# Quotient of First Order Ordinary Derivatives

1. Mar 15, 2012

### franklampard8

How do you solve (analytically or numerically) a differential equation of this form,

$$\frac{\mathrm{d}y(x)/\mathrm{d}x}{\mathrm{d}z(x)/\mathrm{d}x} = a[1-y(x)-z(x)] + b$$

where a, b are constants. Also,

$$y(0) = z(0) = 0$$

2. Mar 16, 2012

### JJacquelin

Since you have only one equation, but two unknown functions y(x) and z(x) the problem remains undefined. You cannot obtain one function y(x) and one function z(x), but an infinity of couples.
Nevertheless, tne differential equation allows to express a relationship beteween each couple y(x) and z(x). The relationship is on the form y=function of z.
Now, how to obtain y = y(z) ?

dy/dz = a(-y-z)+b
(dy/dz)+a*y = b -a*z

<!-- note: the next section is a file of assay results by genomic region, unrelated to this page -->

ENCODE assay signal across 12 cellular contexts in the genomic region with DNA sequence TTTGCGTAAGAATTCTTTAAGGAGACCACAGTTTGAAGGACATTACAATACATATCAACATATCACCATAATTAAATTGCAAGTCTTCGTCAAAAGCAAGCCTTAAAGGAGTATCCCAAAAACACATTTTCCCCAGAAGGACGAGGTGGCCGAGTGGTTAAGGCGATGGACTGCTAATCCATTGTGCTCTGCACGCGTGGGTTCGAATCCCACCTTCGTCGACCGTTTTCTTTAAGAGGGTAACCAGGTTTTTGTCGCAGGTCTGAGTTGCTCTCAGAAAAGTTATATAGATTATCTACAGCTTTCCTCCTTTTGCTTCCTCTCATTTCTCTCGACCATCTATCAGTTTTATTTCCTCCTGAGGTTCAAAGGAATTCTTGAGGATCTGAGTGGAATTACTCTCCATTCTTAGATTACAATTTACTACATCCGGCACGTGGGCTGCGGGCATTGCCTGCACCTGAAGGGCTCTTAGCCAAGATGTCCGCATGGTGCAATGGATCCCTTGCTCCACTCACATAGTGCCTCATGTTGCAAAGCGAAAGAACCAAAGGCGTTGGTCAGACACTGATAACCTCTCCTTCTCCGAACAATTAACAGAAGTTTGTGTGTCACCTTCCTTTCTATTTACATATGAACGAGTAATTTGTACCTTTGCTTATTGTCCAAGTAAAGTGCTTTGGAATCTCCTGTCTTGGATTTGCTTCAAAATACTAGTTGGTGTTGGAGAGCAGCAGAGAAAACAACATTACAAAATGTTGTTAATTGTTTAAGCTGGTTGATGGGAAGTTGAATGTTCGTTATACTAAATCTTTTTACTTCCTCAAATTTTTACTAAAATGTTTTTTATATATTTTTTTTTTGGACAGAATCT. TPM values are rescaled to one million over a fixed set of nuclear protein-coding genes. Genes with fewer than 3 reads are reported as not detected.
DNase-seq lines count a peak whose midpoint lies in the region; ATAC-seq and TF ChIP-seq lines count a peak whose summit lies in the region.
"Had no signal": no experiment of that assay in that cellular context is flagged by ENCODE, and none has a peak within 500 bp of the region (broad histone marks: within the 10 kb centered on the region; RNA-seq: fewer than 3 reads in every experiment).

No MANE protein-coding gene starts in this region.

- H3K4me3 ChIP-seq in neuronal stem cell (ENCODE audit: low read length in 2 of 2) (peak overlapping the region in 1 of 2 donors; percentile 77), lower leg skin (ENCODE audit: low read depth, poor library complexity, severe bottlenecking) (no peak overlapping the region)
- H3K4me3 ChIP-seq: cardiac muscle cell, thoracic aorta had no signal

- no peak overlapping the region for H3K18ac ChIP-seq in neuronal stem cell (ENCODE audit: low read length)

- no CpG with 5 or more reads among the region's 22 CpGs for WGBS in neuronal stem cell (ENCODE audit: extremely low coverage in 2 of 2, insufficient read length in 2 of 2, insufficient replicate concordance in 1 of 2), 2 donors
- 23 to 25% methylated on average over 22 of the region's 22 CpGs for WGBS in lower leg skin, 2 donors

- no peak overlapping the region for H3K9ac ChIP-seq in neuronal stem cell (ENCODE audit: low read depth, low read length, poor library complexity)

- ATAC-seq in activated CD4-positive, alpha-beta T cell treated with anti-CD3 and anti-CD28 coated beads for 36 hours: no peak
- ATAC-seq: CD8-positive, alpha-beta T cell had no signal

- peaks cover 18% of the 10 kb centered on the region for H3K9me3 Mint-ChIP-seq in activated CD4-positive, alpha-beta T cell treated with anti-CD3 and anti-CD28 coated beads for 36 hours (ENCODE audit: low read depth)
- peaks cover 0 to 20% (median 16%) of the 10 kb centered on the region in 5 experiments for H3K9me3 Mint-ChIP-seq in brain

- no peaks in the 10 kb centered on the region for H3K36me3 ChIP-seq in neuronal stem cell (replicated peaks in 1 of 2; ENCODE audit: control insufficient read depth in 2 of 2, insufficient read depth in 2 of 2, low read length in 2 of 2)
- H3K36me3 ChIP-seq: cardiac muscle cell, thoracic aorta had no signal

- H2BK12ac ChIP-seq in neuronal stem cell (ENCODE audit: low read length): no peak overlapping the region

(dY/dz)+a*Y = 0 --> Y = c*exp(-a*z)
c --> f(z)
y = f(z)*exp(-a*z)
dy/dz = (df/dz)exp(-a*z)-a*f*exp(-a*z)
(df/dz)exp(-a*z)-a*f*exp(-a*z) +a*f*exp(-a*z) = b -a*z
(df/dz)exp(-a*z) = b -a*z
df = (b-a*z)exp(a*z)*dz
f = (1/a)*(-a*z+b+1)*exp(a*z)+C
y = (1/a)*(-a*z+b+1) +C*exp(-a*z)
y(0)=z(0)=0 --> 0 = (1/a)*(b+1) +C --> C = -(b+1)/a
y = (1/a)*(-a*z+b+1) -((b+1)/a)*exp(-a*z)

if you want, you can chose any derivable function z(x). Then, the related function y(x) is :
y(x) = (1/a)*(-a*z(x)+b+1) -((b+1)/a)*exp(-a*z(x))
This proves that, due to the incomplete wording, there are an infinity of solutions.

Last edited: Mar 16, 2012
3. Mar 16, 2012

### bigfooted

Or did you originally have two equations, one for dy/dx and one for dz/dx and you performed the 'trick' where you divide one by the other to end up with one differential equation?

You would then probably get an ode like dy/dz = a(1-y-z)+b which is linear.